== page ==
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Frances PerkinsFrances Perkins
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The President was very interested. He didn't say much, just, “Mmm. Mmm. That is not Bullitt's story.”

I said, “I know it's not. I haven't come to tell you this over Bullitt's head. I told him what I'm telling you. I may be all wrong, but I just thought I ought not to go to sleep or it without telling you. You'll know how to fit it into whatever else you know, because you know more than I've ever been able to know about it.”

He asked me questions about what Bullitt had said and then he said, “Well, of course, there are whole areas of human life that are never taken into account by the diplomats. They just don't think about it. It's quite true that the valley of the Gironde and such places are where people don't ordinarily go. (That's the great center of small industry in France.) No diplomat would have any reason for being in that area, or even making inquiries. The government there is never very strong, except around Lyons. That's where you've got the great strength of the Radical Socialist Party - Herriot's party.” He commented on that a bit more and then said, “I wish you'd go tell this to Cordell.”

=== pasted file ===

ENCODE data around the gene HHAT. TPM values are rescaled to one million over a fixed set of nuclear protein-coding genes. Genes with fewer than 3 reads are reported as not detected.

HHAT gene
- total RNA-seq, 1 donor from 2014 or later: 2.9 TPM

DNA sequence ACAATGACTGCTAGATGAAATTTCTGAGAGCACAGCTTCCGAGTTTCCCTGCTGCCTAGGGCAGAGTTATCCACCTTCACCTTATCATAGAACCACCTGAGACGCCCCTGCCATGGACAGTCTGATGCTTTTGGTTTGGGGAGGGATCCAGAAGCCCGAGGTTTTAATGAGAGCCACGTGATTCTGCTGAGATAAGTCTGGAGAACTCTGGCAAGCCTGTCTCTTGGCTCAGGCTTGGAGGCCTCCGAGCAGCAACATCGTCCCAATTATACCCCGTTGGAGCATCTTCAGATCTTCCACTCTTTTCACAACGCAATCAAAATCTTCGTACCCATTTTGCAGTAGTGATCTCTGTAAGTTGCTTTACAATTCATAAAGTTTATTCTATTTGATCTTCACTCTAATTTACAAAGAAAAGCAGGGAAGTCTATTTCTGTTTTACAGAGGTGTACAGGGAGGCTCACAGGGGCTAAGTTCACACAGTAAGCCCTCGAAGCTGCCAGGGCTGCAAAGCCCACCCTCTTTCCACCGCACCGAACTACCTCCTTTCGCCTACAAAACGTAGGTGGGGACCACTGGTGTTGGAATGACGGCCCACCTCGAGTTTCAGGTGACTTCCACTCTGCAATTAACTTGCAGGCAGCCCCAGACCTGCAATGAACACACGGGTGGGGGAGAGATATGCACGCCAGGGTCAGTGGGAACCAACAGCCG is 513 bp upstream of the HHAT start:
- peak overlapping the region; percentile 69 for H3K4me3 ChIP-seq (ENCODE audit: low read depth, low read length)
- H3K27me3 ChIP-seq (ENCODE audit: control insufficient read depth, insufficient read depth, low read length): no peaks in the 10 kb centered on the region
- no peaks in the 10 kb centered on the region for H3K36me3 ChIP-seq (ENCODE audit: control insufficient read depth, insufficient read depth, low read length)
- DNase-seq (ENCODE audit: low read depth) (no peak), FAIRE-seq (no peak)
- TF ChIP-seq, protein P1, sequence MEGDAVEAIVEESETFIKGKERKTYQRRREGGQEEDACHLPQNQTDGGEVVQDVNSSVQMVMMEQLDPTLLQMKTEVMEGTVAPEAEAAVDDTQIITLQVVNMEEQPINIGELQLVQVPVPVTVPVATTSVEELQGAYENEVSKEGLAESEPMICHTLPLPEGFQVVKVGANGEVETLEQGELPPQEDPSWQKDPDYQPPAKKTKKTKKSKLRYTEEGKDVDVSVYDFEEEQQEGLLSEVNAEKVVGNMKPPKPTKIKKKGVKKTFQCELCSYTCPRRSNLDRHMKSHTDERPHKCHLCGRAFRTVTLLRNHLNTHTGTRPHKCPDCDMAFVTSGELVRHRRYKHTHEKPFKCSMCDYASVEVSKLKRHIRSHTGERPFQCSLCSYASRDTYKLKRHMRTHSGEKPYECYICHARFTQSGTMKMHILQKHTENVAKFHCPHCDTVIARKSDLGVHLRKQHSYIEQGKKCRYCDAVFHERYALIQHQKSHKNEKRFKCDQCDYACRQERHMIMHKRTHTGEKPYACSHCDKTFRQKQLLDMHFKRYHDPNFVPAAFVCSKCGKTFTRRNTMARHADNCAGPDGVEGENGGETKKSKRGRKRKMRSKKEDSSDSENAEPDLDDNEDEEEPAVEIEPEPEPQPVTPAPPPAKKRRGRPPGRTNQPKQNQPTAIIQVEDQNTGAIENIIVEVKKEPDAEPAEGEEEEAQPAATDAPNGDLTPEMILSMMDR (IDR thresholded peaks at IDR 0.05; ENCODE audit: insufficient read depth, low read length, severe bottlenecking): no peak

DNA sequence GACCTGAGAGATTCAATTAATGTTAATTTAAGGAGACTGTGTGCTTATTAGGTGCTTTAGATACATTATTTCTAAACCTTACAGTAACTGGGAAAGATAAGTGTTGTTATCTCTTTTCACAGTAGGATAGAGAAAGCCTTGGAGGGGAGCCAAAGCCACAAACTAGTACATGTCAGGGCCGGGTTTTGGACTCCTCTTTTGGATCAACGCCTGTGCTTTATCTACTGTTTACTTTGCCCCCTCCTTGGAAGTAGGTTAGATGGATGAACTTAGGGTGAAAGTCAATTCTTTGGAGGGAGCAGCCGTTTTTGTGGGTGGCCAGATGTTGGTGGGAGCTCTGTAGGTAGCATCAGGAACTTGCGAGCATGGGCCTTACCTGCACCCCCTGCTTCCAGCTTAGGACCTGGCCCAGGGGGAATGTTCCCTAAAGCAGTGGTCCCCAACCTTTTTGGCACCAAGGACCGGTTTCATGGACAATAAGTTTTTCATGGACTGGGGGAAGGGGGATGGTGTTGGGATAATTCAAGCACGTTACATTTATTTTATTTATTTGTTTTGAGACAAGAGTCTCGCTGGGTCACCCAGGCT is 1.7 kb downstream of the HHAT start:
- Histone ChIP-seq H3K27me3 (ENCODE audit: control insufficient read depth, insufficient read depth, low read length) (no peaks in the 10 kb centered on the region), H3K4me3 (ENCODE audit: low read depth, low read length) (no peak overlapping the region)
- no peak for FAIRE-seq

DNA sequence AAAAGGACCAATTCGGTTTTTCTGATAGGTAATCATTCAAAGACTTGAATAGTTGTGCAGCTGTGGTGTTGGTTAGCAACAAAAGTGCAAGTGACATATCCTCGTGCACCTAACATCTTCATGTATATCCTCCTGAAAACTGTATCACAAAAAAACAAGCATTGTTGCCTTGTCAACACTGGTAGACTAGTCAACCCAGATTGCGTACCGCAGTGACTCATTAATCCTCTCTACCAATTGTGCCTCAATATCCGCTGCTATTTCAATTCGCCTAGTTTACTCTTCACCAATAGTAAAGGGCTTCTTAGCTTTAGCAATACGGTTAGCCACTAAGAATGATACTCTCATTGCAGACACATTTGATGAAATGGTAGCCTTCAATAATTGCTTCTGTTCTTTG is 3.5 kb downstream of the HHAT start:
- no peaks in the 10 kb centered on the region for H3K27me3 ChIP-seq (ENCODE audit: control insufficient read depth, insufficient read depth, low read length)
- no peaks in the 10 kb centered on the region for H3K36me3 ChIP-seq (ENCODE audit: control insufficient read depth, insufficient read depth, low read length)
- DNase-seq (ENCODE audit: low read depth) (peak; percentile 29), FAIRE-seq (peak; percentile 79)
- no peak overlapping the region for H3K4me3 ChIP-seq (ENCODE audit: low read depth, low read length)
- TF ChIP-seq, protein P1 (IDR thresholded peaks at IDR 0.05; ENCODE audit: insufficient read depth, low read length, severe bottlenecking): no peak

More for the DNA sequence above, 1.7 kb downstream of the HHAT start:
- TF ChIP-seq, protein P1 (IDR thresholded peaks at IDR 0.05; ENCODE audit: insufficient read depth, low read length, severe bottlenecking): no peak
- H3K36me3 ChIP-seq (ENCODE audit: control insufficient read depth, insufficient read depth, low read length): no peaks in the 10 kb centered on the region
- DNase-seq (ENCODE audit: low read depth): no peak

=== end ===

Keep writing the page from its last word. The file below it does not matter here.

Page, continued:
I said, “Do I dare? After all, he has more than one set of reports.”

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